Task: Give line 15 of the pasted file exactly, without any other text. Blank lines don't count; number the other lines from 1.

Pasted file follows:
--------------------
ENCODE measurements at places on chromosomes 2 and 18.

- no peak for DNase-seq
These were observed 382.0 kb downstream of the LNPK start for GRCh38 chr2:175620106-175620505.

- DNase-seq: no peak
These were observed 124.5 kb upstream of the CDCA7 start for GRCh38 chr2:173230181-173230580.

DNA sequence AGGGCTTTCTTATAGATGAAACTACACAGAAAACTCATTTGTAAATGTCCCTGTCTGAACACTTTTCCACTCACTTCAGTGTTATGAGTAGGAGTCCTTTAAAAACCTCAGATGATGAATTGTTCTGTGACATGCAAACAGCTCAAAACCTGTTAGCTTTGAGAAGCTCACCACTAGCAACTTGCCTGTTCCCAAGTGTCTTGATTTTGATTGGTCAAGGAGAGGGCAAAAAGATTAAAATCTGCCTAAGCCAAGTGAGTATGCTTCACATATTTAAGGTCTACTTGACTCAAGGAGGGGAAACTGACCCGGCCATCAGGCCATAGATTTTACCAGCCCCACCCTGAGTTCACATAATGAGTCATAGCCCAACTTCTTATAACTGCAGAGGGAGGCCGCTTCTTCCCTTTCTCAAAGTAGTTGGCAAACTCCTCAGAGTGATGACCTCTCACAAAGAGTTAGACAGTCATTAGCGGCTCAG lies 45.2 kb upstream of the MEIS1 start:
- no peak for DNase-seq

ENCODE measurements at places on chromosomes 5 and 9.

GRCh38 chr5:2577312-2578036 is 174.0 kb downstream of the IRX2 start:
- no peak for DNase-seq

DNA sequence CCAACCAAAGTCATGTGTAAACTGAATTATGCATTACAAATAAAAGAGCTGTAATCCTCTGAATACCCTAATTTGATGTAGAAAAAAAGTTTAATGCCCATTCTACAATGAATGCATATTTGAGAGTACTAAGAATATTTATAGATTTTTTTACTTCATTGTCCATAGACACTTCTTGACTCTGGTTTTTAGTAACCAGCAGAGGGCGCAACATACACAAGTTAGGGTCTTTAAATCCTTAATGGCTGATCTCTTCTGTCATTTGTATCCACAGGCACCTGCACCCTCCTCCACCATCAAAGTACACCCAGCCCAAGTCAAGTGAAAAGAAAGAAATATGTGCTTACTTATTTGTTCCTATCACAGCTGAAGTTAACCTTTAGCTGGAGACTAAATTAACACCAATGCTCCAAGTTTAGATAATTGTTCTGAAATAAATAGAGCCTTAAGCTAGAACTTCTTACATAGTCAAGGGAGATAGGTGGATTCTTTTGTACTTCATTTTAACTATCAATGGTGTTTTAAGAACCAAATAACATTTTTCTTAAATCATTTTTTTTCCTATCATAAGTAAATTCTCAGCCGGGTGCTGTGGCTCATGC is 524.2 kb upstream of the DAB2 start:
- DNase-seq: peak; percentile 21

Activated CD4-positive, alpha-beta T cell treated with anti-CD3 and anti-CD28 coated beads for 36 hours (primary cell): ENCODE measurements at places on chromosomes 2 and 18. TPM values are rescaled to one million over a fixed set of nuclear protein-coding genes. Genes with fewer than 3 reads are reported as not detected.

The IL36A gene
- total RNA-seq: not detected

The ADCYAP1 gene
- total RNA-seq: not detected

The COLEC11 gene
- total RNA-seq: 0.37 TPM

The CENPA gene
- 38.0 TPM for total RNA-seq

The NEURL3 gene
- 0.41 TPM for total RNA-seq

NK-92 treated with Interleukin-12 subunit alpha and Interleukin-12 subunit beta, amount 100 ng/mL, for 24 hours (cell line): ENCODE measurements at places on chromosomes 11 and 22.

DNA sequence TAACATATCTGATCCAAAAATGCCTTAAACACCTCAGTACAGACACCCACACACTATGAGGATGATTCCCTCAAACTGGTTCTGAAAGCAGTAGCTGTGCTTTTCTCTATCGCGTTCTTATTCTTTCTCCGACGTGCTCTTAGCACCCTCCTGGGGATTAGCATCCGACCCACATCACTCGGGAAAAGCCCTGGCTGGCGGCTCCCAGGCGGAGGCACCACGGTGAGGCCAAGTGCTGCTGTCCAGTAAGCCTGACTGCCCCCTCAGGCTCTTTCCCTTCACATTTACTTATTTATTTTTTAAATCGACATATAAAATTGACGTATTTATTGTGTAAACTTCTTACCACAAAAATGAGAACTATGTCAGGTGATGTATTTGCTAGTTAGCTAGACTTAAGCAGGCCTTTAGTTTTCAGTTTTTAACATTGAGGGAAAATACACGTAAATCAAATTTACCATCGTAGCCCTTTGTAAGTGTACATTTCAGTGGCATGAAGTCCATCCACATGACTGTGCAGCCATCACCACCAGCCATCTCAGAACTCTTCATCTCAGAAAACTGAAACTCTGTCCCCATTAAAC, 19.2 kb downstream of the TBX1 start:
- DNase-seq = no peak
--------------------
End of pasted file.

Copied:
- total RNA-seq: not detected